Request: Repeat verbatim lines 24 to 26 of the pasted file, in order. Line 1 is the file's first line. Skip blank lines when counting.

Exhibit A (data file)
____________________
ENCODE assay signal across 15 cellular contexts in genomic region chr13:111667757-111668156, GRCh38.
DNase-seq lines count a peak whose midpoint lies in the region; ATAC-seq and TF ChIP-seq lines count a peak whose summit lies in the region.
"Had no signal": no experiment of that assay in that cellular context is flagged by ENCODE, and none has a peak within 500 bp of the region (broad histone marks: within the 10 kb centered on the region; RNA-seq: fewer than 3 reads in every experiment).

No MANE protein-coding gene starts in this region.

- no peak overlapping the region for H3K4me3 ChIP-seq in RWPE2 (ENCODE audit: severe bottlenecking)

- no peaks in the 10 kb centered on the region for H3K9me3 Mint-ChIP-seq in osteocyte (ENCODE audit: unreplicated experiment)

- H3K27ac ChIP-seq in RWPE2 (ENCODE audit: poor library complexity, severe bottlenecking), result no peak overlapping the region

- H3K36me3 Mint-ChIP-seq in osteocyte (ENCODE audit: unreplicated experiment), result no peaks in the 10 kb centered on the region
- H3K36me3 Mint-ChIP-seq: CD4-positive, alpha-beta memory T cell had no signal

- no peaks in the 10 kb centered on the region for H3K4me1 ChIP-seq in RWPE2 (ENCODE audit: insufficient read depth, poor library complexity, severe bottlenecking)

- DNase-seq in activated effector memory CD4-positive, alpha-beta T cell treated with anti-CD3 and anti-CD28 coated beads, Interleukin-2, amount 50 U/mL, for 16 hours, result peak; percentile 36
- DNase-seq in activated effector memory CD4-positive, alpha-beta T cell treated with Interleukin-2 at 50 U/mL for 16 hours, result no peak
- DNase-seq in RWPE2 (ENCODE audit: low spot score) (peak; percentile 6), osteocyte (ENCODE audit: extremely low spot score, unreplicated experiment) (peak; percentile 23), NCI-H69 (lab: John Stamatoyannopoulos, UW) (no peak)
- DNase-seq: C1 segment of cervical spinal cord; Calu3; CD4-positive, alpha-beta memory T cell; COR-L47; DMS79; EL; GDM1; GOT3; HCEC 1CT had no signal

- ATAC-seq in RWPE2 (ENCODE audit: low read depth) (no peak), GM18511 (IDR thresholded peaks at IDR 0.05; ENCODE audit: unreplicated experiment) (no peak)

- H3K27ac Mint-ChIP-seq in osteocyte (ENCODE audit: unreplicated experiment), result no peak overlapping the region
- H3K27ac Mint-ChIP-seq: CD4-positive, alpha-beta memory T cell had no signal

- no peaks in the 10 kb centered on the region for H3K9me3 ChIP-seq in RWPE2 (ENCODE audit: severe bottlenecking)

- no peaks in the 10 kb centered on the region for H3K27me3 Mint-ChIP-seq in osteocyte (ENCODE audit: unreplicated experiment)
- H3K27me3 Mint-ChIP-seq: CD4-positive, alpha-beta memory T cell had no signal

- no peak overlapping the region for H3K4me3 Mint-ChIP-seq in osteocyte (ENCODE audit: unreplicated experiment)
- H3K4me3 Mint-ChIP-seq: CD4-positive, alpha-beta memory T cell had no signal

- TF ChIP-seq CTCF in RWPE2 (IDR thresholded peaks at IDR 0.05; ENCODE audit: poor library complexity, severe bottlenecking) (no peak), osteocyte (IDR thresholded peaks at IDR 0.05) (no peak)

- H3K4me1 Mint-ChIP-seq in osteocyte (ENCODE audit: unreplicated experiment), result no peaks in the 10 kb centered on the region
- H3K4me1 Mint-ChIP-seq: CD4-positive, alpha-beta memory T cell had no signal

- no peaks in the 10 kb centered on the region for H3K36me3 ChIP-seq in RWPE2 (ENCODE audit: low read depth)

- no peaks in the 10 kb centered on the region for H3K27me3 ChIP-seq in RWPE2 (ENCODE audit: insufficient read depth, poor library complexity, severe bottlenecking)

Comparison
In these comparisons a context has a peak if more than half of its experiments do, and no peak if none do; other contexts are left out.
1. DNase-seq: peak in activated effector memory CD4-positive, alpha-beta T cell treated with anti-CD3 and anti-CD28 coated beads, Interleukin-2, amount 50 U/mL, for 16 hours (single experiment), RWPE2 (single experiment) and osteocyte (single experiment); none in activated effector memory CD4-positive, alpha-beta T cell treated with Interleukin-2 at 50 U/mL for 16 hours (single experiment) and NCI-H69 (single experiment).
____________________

- H3K4me1 Mint-ChIP-seq in osteocyte (ENCODE audit: unreplicated experiment), result no peaks in the 10 kb centered on the region
- H3K4me1 Mint-ChIP-seq: CD4-positive, alpha-beta memory T cell had no signal

- no peaks in the 10 kb centered on the region for H3K36me3 ChIP-seq in RWPE2 (ENCODE audit: low read depth)